Ohio’s state government leaders are venturing beyond tax policies, fiscal issues and regulations and into the wonky realm of realigning its workforce and higher education system to better meet the needs of businesses.
Since taking office in 2011, Gov. John Kasich has highlighted the disconnect among university and college programs, employer training programs, economic development agencies and the needs of businesses around the state. Kasich signed an executive order in 2012 creating the Office of Workforce Transformation (OWT) and the governor’s Executive Workforce Board to bring order to the fragmented arrangement of workforce agencies in Ohio.
“Kasich has worked hard to diversify the state in terms of the industries that are here,” OWT Director Ryan Burgess told Watchdog.org, noting that Amazon and IBM now have operations in the state and energy companies are showing a renewed interest in southeast Ohio.
Both Kasich and Burgess have emphasized how changing technologies and innovation, from driverless vehicles to delivery drones to robotics and artificial intelligence, are challenging the skill levels of the state’s workforce. In turn, all of the OWT’s actions are geared to making sure state workforce agencies are aligned with the needs of business, Burgess said.
But it’s unclear whether the increased coordination between the private and public sectors in Ohio is yet paying off. The state’s unemployment rate was 4.9 percent in May, according to federal Bureau of Labor Statistics figures, compared to 4.6 percent in Illinois, which has endured protracted political divisions and a two-year state budget impasse.
A study released by Ball State University in Indiana on manufacturing and logistics industries gave Ohio a grade of “C-” in “Human Capital,” which measures the skills levels of the state’s workforce.
But the state’s efforts should bear fruit in the coming year, according to Edward Hill, a member of the faculty at the Ohio Manufacturing Institute. Manufacturers in the state are taking ownership of the workforce problems, and the state is showing pockets of progress in producing skilled workers, Hill said.
In addition, the state has started funding training in robotics and advanced manufacturing centers around Ohio, he said.
Burgess emphasized that Ohio has created 460,000 private-sector jobs since 2011 and that labor force participation and wages are both headed in the right direction.
Dave LeDonne, a member of the Executive Workforce Board who works for MPLX, a division of Marathon Petroleum, sees 2017 as a foundation year for the workforce efforts – one that will help put business leaders and educators on the same page.
MPLX’s operation in Harrison County has gone from having 30 employees in 2013 to 300 today, LeDonne said, and its production of natural gas from the Utica shale region has increased more than 20-fold.
“The state itself has done a good job to create a collaboration” on workforce training, he told Watchdog.org. And LeDonne’s company has been able to take people from mills that were shutting down and transfer their skills to natural gas collection and processing.
“We’ve had a lot of success with transferring skill sets from the existing industry that was around here,” he said.
The challenge now is to get more young people onto career paths that will prepare them for in-demand jobs in fields such as energy, nursing, medicine and information technology, LeDonne said. That may mean exposing them to training options beyond four-year degree programs, such as apprenticeships, internships and skills-based certification training.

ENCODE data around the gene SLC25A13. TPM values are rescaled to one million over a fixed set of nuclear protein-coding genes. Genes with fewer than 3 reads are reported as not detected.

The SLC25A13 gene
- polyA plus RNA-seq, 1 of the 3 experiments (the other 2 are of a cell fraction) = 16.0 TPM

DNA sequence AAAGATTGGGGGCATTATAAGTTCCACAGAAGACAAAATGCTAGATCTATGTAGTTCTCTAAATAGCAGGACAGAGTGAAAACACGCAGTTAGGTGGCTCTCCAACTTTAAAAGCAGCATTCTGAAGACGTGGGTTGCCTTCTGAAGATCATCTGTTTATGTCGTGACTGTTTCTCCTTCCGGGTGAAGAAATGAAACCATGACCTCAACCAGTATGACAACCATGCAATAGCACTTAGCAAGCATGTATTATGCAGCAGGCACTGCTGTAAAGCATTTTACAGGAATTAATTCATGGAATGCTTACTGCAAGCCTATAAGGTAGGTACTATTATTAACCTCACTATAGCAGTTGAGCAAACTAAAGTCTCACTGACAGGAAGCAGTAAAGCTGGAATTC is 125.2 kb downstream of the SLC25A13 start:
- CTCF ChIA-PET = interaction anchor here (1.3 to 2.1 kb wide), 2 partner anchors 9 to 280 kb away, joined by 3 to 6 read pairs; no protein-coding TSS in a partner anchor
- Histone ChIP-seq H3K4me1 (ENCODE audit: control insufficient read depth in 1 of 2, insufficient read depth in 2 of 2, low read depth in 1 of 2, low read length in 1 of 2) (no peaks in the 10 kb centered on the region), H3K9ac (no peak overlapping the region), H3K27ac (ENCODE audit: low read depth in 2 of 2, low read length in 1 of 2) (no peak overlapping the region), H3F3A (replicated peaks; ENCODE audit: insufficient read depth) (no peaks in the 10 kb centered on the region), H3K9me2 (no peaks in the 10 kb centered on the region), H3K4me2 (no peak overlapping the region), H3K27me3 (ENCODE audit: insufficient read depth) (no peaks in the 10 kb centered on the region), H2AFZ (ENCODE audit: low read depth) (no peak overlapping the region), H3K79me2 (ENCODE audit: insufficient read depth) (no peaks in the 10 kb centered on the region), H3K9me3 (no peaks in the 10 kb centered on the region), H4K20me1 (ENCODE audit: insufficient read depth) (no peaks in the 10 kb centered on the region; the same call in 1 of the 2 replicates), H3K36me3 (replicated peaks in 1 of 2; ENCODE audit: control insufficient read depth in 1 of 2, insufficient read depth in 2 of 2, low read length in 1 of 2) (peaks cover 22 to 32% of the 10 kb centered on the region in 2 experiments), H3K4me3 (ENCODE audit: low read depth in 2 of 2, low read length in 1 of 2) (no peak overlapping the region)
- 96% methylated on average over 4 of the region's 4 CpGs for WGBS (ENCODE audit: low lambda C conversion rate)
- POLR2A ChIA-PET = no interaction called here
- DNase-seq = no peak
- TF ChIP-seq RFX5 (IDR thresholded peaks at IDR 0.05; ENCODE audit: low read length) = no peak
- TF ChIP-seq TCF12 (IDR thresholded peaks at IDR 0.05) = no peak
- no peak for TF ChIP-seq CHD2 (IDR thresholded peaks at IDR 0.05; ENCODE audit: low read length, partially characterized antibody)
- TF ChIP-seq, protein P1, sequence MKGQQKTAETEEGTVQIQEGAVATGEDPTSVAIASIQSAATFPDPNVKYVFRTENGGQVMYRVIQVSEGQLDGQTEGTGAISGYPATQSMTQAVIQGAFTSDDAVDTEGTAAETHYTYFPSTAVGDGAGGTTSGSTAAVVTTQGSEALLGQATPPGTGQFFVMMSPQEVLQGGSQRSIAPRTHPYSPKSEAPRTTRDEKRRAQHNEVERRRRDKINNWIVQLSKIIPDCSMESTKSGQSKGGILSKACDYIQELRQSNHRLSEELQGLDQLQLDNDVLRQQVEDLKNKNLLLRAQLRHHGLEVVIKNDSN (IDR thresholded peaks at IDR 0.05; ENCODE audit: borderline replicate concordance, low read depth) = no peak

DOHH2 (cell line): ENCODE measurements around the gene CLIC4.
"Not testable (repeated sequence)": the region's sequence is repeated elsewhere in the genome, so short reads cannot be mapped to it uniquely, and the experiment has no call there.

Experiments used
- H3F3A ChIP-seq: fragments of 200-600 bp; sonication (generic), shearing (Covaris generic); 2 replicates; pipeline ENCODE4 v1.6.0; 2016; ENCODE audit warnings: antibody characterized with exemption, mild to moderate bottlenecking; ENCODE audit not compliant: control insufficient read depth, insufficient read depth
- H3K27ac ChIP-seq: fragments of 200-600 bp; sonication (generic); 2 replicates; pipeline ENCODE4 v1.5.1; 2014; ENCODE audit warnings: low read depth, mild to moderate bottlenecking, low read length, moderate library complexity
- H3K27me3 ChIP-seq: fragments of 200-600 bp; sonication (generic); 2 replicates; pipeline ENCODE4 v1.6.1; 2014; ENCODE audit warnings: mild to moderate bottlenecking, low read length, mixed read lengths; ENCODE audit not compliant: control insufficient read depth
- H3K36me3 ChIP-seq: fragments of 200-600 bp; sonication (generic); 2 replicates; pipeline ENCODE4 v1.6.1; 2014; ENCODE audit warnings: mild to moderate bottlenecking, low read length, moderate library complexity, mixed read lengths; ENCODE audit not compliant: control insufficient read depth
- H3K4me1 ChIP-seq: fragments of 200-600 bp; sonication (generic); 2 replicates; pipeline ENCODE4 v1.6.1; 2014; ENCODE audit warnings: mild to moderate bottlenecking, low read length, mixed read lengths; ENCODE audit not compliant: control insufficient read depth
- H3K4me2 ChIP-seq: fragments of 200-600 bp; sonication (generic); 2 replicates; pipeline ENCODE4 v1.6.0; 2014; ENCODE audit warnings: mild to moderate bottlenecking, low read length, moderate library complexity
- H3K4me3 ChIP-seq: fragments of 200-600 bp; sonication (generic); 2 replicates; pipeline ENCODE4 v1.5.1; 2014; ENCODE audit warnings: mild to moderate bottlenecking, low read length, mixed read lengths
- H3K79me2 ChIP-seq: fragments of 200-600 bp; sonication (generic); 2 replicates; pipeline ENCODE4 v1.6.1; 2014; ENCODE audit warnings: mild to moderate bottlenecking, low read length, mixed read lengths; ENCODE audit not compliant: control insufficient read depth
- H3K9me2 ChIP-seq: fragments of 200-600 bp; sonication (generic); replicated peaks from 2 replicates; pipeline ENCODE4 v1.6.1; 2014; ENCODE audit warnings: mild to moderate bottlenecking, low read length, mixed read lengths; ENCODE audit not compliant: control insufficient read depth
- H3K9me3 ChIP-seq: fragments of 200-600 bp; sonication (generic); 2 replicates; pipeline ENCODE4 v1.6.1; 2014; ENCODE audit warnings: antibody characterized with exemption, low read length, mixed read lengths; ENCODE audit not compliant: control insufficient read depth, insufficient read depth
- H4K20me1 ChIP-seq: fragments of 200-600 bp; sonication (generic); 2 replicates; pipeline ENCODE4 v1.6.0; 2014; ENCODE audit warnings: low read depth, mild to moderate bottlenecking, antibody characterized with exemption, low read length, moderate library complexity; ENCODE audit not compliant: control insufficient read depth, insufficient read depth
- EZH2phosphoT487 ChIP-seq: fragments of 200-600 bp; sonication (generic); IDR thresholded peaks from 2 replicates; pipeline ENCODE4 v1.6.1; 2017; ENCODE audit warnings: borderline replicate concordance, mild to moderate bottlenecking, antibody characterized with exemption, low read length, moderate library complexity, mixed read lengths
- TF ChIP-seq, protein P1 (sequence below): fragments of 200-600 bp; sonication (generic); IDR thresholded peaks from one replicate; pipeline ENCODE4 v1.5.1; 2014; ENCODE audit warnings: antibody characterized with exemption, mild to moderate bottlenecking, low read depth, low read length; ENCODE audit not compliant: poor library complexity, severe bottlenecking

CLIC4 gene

“You’ve got to get down to grade schools and high schools,” he said.
Burgess said a key focus of the OWT, an umbrella organization for 13 state agencies, is to make sure that state programs are preparing future workers for in-demand jobs. Such jobs may be driven by demographics, as is the case for health care occupations, or a high turnover rate, as is common in occupations such as trucking, according to Burgess. Other in-demand jobs rely on advanced technology, cyber security and information technology, he said.
The OWT has its sights on helping both high school graduates looking at career options and workers in shrinking industries. The key question for the 50-year-old who is losing his job is, “How do we help that person pivot and get into a new industry,” Burgess said.
But the agency is also looking at younger people and getting them and parents to think about career opportunities.
“Sixty-five percent of secondary students are predicted to work in jobs that do not yet exist,” one OWT report states.
Workforce proposals in the governor’s current budget include several key themes, Burgess said. These include creating a culture of continuous learning to cope with rapid technological change and building more career pathways to in-demand jobs, such as apprenticeships and internships.
Lorain Community College in Elyria has been among the key players in higher education on workforce issues and forming alliances with Ohio businesses.
“In northeast Ohio, health care, manufacturing and IT are certainly the drivers” in the workforce, Terri Burgess Sandu, director of talent and business innovation at the college, told Watchdog.org.
Among the changes Burgess Sandu has seen is the state’s expansion of hands-on learning opportunities for high school students who take college-level courses. The state has also given community colleges the go-ahead to offer four-year baccalaureate degrees to certain in-demand workers, she said.
And Ohio has changed its formula for funding community colleges to one based more on performance, she said, as educators work to break down barriers between educational programs and businesses.
“Conceptually, we all know that we need to partner and do it differently,” Burgess Sandu said.